Where Power Presides


In the study belonging to the dragonlord, the ruler of Adalrik toiled away daily. While the common people assumed that power resided with the lord protector, Jarl Valerian of Vale, most residents at court were wise to the truth; his brother was not only the Kingmaker, but also the man making all decisions of import. Because of this, there was a crowd every day outside his wing in the palace, and even in the long summer days, Konstans worked from dawn until nightfall.

The only man working as hard as the dragonlord was his servant, admitting people into audience according to strict rules of rank and the importance of their errand; some jested that this made him the second most powerful man in the realm. Despite this, even he could not prevent the lady Mathilde from storming into Konstans’ study.

“I am sorry, milord,” the servant muttered.

Konstans waved him away; this had happened before. “Dearest wife, I am not opposed to seeing you, but some advance warning to set aside my current affairs would be preferable.”

“This cannot wait.”

Konstans returned his feather pen to its inkwell. “What is it?”

“I have found out why my missives to my father’s steward has gone unanswered. The fool is trying to locate my useless brother!”

“That would be his duty,” Konstans remarked dryly.

“If Damien has not died in a ditch somewhere, he is certainly drunk in one of them! You have to intervene!”

“What exactly is it you imagine I should do?”

“Send Konstantine with me to Montmer! I will have him declared baron within a day of our arrival, and our son can finally have at least one title he deserves!”

Konstans gave her a look. “Dearest, your father and brother died in battle as vassals to King Rainier, who not only is losing a war against his own subject, but also has designs on Thusund, from what I hear. And you wish for our son to become his new vassal?”

Mathilde dropped into a seat. “I had not considered that.”

“Clearly. If you feel idle and want to help our son, make preparations for his wedding,” Konstans suggested.

“How soon should it be? I assume the sooner, the better.”

Konstans shook his head. “I only just announced the engagement, and we should observe tradition. I would say sometime next spring. The beginning of the year is an auspicious time for weddings.”

Mathilde frowned. “You have never been one for observing tradition before. Would it not be wiser to have the marriage done with expedience? We want Konstantine and the Hardling girl to have a son as swiftly as possible.”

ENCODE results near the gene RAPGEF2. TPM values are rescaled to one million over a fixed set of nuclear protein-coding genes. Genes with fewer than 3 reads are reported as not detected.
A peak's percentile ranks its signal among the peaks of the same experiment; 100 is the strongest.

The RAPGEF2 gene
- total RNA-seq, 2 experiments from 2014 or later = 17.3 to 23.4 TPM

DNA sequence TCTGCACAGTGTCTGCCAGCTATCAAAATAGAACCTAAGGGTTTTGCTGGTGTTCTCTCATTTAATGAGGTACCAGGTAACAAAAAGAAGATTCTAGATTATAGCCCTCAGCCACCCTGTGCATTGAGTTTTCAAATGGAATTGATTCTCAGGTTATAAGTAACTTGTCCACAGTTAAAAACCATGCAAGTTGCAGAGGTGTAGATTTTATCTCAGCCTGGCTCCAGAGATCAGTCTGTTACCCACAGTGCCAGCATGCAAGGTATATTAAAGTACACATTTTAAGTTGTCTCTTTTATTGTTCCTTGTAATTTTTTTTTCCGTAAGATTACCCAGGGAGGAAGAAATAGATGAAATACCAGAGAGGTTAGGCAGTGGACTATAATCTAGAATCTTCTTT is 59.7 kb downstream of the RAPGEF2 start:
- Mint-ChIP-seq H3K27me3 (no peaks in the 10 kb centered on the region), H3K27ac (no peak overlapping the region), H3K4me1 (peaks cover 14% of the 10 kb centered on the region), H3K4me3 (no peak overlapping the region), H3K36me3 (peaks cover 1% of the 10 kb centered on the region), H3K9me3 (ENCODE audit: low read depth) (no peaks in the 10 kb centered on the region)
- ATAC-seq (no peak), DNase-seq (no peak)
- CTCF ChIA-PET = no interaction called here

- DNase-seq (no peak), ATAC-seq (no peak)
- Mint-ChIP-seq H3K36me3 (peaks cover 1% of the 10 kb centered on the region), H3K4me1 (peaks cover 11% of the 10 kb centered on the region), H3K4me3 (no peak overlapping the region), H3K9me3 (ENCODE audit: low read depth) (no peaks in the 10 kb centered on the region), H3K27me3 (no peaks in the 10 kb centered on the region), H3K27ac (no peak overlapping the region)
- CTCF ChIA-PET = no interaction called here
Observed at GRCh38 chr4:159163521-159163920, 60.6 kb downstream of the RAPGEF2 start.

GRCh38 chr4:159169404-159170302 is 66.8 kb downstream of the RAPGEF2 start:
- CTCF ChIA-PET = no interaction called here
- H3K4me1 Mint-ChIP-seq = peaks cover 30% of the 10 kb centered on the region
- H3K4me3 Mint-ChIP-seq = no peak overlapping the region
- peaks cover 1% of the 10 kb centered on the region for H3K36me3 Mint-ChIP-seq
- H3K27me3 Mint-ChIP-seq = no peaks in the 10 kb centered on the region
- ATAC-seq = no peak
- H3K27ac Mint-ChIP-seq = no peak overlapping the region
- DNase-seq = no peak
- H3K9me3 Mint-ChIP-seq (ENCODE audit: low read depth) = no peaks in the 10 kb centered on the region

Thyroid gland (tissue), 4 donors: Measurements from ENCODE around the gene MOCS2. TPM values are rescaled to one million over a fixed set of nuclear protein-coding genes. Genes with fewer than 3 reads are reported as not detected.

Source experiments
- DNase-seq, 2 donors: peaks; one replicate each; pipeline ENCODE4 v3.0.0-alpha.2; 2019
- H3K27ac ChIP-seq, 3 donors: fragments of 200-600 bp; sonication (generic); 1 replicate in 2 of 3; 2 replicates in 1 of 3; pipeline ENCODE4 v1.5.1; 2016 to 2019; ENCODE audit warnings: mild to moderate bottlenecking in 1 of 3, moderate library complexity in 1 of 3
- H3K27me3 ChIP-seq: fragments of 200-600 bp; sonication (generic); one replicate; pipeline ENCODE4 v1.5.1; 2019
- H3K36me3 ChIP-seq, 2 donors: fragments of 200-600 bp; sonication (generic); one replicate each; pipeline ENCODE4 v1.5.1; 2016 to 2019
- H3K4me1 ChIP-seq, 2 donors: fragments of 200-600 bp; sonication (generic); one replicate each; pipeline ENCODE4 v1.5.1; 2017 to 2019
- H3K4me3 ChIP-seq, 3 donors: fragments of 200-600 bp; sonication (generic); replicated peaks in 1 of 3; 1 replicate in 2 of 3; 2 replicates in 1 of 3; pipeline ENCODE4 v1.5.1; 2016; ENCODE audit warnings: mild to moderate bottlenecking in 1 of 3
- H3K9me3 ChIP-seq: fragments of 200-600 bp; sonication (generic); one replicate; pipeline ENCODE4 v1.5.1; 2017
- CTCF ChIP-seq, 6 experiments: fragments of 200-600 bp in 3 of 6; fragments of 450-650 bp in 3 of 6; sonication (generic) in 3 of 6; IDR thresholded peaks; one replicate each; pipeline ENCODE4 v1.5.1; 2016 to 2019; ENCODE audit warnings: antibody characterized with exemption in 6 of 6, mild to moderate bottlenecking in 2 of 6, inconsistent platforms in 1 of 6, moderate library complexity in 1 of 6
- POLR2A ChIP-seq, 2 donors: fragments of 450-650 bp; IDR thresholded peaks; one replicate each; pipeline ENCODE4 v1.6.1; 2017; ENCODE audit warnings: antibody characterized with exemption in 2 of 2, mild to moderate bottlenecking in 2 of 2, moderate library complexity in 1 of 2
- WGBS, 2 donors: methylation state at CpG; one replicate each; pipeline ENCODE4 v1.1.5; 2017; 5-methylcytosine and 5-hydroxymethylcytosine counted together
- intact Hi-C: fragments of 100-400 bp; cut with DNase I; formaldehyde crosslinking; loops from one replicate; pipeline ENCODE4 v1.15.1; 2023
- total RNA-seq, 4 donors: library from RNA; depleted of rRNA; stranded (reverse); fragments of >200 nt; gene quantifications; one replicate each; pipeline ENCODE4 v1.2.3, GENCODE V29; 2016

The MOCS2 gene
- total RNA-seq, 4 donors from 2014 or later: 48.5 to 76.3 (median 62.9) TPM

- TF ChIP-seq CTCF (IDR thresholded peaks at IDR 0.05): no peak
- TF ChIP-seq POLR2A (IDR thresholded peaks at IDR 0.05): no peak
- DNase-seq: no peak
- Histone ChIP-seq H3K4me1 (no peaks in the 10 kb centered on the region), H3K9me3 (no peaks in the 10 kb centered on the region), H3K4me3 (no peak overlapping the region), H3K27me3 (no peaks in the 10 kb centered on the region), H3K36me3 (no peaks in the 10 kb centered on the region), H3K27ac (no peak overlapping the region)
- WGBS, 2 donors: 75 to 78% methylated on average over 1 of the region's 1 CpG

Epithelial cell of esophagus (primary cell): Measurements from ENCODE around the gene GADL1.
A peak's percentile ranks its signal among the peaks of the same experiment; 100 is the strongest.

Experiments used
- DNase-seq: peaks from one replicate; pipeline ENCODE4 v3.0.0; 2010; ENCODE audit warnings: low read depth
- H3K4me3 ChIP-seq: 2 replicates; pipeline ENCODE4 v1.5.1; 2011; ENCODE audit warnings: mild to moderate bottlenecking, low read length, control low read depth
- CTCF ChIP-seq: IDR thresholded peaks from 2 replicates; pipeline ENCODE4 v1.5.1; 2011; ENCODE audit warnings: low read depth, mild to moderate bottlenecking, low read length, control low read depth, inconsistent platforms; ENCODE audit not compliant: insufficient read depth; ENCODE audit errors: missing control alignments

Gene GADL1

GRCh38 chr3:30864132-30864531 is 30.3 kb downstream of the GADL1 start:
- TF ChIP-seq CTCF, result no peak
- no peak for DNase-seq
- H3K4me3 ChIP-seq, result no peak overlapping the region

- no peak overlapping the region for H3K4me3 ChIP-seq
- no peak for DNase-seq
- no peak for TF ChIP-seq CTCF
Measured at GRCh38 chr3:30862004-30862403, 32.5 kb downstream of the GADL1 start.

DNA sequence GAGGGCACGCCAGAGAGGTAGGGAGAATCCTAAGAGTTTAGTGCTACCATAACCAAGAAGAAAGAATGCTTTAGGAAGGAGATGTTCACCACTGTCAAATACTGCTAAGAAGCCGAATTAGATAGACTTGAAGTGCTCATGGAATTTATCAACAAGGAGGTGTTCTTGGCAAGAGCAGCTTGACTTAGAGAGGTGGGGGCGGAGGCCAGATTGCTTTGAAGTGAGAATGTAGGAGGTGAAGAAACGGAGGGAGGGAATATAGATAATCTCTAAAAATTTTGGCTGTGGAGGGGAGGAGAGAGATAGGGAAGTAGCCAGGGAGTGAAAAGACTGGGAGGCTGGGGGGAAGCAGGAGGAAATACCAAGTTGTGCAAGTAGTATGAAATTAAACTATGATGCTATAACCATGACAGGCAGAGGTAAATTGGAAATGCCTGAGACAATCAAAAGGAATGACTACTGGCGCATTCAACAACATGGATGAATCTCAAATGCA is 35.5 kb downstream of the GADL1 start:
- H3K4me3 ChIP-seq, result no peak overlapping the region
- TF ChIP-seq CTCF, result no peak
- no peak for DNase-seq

“I would agree, but with the war dragging on, we need something to raise people’s spirits. A wedding with all the traditions observed is both a guarantee of the past and the future,” Konstans considered.

“Very well. You shall have a celebration that Middanhal will never forget,” Mathilde promised.

“I have no doubt.”

“This would suggest you are not optimistic that the war will be over any time soon,” she continued.

Konstans had been reaching for his quill; he abandoned the motion and leaned back. “Isarn has strengthened his numbers, in particular with archers. I suspect he is hiring foresters to fight for him.”

“Just as we are hiring mercenaries against him.”

Konstans nodded. “It is becoming a contest to see who has the deepest coffers.”

“Surely we shall prevail, in that case.”

“I believe so. I have plans in motion to speed matters along,” Konstans revealed.

“I am sure you have, dear husband. I shall leave you to your plans, but I would urge you to join us all for dinner in the hall tonight. You do not eat enough, and it will be good for the court to see their dragonlord.”

“I shall endeavour to find the time,” he promised; he reached for his quill once more and was not interrupted again.


Although he left many tasks to his brother, the lord protector had taken a keen interest in one aspect of ruling the realm. The court kept meticulous records of all income and expense, and true to his ekename as the Bookkeeper, Valerian was poring through the materials. He did so in the company of Edwin, alderman of the guilds.

“Even a child would notice the Crown’s falling revenues,” Valerian began by saying. He was seated behind a desk with numerous ledgers in front of him, opened at various places. “The challenge is deducing why.”

“Forgive me, milord, but is it not explained by the expenses of war and no taxes from most of northern Adalrik?”